Thursday, October 6, 2016

Tracking the Poke Trend

It certainly feels like the poke bowl was the dish of the summer — and turns out the numbers support that. But is interest in the Hawaiian dish here to stay? According to data provided by Foursquare (the app for discovering new places), the Hawaiian food "trend" has actually been imminent for quite some time. Eater recently mined that data to explore the roots of the poke craze — and project what the scope of Hawaiian dining might look like in the next few years.

Tracing poke's origins takes us to the Pacific islands. The raw fish salad is usually served with fresh add-ins (like avocado, edamame, or cucumbers) and seasoned with soy sauce. Poke bowls are often served over rice, leafy greens, or other grains. The dish has been a long-time staple in Hawaii and California, where people with indigenous roots in the Pacific islands, known as native Hawaiians and Pacific Islanders, have the largest populations in the country.

But in recent years poke has been spreading to other parts of the country, Foursquare data shows. The number of Hawaiian restaurants on Foursquare, which includes those that serve poke, has nearly doubled in the last two years, from 342 venues to 700 as of August 2016. This August alone new poke concepts have opened in several cities, including Phoenix, Orange County, Las Vegas, Chicago, and New York City. If the growth rate continues, by 2020 there could be more than 1,000 Hawaiian restaurants in the country.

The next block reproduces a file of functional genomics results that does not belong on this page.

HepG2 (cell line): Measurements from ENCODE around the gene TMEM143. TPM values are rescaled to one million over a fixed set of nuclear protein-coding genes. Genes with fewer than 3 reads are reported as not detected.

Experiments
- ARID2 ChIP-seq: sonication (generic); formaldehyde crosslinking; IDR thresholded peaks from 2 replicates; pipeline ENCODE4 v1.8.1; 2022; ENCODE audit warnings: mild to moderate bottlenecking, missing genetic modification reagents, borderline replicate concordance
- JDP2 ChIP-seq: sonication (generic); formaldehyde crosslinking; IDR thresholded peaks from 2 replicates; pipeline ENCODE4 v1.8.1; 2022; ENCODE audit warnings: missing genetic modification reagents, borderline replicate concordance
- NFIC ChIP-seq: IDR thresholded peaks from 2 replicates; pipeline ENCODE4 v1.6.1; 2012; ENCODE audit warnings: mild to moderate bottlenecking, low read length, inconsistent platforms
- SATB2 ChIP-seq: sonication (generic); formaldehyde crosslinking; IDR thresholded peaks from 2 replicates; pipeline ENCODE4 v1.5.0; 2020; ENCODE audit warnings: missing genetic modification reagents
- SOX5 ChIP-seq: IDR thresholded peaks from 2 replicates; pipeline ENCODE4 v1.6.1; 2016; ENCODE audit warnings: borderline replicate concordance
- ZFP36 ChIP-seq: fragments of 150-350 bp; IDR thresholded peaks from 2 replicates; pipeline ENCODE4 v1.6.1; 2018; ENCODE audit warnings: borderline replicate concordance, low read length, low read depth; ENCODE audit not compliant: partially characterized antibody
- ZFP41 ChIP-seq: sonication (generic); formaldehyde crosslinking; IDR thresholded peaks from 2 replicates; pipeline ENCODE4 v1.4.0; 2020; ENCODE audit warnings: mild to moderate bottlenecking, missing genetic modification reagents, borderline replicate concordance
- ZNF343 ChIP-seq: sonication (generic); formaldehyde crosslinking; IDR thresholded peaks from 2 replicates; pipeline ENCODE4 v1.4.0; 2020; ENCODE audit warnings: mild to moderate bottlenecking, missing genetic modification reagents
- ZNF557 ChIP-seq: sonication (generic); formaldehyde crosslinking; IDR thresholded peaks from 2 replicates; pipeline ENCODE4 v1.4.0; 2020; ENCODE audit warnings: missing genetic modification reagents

What’s behind the spread? The growth of Hawaiian cuisine, especially in the west, could be linked to decades of migration and the Hawaiian diaspora. That includes three waves of 20th-century Hawaiian migrations, according to J KĂ«haulani Kauanui, a Wesleyan University professor who wrote about diaspora in a 2007 article for the Pacific Journal. The first two waves followed World War II and Hawaii’s statehood in 1959, respectively. The third wave began in the 1970s, when a rising cost of living created by tourism and development pushed more Hawaiians to places like California, Nevada, and Utah.

And that diaspora has spread. In Arizona and Utah, Hawaiian restaurants have doubled and tripled, respectively, in the last five years, Foursquare data shows. Those states also have some of the highest native Hawaiian populations in the country. On the east coast, Florida, home to the seventh highest population of native Hawaiians and Pacific Islanders in the US as of the 2010 Census, has gone from having only eight Hawaiian restaurants on Foursquare in 2013 to 24 today.

by Vince Dixon, Eater |  Read more:
Image: Magdanatka/Shutterstock